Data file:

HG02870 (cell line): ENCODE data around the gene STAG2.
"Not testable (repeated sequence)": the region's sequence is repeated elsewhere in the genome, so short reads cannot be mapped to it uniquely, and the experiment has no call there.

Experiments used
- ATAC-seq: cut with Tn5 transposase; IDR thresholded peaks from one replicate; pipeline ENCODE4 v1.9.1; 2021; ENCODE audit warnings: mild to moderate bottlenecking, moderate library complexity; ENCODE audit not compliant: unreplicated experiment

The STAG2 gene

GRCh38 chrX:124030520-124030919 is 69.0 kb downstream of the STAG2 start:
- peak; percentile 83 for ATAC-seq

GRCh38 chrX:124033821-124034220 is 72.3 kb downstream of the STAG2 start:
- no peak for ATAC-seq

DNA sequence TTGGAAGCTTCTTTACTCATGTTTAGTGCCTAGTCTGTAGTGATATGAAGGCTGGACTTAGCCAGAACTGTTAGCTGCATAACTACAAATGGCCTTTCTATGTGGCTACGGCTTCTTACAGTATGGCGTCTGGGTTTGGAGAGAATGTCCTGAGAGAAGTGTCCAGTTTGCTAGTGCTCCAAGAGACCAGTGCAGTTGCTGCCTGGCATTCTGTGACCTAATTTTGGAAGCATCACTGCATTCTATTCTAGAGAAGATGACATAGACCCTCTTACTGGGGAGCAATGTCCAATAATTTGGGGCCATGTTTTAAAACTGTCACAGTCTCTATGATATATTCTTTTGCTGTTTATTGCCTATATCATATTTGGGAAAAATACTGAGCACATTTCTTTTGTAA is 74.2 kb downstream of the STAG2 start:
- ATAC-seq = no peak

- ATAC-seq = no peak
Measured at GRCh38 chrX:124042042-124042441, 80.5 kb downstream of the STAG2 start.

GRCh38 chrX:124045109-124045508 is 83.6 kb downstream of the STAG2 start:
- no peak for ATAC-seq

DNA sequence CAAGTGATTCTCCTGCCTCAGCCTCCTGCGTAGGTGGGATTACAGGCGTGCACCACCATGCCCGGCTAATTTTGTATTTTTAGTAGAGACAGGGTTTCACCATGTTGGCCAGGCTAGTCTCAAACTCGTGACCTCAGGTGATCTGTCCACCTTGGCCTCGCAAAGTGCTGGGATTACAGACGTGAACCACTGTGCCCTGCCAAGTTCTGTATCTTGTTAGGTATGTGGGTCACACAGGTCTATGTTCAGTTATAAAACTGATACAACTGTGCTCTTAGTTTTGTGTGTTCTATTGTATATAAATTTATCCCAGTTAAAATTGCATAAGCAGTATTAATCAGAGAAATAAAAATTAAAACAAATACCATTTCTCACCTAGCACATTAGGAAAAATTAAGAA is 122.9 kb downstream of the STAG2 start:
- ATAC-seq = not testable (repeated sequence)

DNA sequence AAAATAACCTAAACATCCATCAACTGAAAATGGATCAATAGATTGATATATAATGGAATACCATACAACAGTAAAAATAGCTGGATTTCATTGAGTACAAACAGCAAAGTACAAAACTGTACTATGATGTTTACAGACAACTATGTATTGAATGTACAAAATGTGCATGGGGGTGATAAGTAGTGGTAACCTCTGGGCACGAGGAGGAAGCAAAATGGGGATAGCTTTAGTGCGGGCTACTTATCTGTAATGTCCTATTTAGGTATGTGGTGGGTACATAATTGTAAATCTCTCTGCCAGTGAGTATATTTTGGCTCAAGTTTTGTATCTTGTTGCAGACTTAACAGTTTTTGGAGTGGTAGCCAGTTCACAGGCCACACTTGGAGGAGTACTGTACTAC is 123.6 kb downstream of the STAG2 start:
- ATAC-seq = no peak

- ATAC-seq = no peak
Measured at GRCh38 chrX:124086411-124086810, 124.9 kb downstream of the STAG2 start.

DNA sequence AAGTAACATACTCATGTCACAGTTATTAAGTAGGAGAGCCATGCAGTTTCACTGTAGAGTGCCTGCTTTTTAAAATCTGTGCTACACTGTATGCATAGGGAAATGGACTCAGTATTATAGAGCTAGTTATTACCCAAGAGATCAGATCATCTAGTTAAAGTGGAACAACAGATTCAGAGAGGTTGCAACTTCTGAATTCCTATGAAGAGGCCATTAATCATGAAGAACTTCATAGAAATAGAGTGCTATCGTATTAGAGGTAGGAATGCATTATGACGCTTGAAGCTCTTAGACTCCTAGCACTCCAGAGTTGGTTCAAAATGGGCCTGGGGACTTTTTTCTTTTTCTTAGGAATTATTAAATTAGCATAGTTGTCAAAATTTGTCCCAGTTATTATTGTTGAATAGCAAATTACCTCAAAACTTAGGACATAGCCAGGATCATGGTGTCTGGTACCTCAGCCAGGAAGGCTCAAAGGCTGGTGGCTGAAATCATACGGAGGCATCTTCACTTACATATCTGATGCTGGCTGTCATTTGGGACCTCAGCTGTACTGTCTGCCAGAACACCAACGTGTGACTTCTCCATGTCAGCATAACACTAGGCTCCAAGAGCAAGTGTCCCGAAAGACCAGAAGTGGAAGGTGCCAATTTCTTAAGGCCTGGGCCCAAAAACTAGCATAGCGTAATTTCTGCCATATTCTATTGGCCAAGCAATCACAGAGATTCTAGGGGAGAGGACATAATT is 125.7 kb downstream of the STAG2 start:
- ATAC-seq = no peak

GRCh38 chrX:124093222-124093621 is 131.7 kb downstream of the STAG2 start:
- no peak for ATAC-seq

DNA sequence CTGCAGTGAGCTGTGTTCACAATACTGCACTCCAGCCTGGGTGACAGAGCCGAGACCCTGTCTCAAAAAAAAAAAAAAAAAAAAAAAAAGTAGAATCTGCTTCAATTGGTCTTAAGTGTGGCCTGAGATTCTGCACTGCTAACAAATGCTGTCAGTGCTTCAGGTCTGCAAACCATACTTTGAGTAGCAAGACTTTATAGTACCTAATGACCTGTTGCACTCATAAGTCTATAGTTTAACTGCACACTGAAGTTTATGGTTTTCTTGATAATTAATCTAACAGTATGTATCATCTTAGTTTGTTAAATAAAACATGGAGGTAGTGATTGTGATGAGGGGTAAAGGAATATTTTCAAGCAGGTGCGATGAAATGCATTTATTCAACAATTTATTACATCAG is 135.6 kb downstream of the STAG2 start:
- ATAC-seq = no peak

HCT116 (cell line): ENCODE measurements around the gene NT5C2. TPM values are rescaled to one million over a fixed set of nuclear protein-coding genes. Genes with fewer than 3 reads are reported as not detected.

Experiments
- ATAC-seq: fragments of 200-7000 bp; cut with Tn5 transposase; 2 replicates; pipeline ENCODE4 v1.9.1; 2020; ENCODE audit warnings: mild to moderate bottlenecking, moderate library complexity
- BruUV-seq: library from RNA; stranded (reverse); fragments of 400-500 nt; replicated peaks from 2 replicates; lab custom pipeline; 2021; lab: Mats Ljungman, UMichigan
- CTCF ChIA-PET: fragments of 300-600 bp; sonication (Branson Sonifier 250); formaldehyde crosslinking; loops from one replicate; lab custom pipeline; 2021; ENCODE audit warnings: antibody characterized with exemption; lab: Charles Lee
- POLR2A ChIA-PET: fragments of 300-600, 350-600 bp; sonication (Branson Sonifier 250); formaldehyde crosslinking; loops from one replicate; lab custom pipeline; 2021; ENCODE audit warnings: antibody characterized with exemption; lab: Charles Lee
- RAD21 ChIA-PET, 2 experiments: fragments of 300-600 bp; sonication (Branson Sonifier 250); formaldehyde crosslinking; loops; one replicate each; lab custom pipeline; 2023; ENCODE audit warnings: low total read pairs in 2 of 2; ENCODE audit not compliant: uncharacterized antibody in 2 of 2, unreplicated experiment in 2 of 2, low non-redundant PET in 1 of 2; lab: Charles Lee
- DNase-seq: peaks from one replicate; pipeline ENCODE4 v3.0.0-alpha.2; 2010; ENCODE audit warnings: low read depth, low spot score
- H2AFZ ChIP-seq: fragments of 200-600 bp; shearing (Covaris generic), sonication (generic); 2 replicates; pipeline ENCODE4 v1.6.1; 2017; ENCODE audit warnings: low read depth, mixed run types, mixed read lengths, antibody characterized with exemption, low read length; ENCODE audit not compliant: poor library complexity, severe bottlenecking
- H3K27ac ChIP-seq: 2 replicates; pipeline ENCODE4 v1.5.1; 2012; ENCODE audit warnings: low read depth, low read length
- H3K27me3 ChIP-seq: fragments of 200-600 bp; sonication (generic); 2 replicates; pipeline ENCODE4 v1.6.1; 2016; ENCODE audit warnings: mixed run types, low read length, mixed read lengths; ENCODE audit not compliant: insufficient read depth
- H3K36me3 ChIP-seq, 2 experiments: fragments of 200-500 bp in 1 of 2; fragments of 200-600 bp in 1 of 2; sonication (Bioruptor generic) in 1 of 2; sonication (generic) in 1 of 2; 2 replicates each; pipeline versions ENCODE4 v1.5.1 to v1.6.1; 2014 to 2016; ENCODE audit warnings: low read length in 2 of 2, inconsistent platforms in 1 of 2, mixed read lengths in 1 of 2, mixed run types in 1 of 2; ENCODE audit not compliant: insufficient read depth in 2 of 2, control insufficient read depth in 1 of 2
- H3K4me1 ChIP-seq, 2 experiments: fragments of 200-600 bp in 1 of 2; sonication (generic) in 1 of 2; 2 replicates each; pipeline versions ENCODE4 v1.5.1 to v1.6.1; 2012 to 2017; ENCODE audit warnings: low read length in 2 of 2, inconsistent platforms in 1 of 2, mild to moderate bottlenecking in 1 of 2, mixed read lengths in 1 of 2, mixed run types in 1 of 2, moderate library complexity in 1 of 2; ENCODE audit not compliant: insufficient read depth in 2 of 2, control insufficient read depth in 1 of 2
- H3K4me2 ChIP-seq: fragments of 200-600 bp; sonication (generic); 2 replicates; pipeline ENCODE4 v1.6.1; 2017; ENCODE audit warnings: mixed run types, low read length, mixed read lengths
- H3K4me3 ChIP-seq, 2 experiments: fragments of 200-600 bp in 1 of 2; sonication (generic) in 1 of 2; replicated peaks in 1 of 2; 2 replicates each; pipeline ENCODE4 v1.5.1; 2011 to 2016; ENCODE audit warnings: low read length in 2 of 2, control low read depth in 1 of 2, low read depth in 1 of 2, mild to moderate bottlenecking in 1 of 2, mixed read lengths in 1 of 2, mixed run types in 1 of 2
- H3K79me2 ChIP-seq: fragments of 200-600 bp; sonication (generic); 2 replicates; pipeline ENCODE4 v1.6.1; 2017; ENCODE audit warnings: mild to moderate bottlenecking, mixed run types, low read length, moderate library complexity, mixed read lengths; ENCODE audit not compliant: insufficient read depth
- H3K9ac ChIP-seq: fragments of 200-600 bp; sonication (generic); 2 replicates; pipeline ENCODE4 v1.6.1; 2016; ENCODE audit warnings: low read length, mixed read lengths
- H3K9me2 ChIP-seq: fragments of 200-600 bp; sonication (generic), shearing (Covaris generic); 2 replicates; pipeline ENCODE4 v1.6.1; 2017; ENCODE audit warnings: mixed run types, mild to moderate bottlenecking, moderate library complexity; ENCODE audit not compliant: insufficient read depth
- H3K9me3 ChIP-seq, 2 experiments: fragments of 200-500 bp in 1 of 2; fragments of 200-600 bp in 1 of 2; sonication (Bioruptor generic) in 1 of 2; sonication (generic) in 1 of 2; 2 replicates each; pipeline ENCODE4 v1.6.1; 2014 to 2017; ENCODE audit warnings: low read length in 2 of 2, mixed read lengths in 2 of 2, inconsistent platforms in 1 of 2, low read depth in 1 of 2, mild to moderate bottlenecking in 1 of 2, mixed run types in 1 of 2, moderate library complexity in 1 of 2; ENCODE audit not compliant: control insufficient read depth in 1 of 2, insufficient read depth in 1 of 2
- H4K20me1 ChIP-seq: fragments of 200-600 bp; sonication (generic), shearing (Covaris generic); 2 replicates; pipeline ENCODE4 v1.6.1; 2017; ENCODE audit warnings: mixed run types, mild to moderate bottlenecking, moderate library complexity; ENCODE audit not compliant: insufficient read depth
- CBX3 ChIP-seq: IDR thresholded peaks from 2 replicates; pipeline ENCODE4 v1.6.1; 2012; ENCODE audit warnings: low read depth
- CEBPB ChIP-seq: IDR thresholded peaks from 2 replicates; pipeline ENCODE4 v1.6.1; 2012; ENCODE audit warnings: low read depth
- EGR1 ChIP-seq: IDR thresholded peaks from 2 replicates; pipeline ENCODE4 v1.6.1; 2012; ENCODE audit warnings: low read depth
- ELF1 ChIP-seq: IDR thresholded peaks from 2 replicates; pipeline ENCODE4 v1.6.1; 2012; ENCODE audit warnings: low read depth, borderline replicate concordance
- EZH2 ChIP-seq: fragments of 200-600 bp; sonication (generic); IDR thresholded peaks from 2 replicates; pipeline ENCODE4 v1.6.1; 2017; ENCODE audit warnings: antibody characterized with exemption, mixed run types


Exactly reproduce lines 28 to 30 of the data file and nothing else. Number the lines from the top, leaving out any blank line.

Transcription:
HCT116 (cell line): ENCODE measurements around the gene NT5C2. TPM values are rescaled to one million over a fixed set of nuclear protein-coding genes. Genes with fewer than 3 reads are reported as not detected.

Experiments
- ATAC-seq: fragments of 200-7000 bp; cut with Tn5 transposase; 2 replicates; pipeline ENCODE4 v1.9.1; 2020; ENCODE audit warnings: mild to moderate bottlenecking, moderate library complexity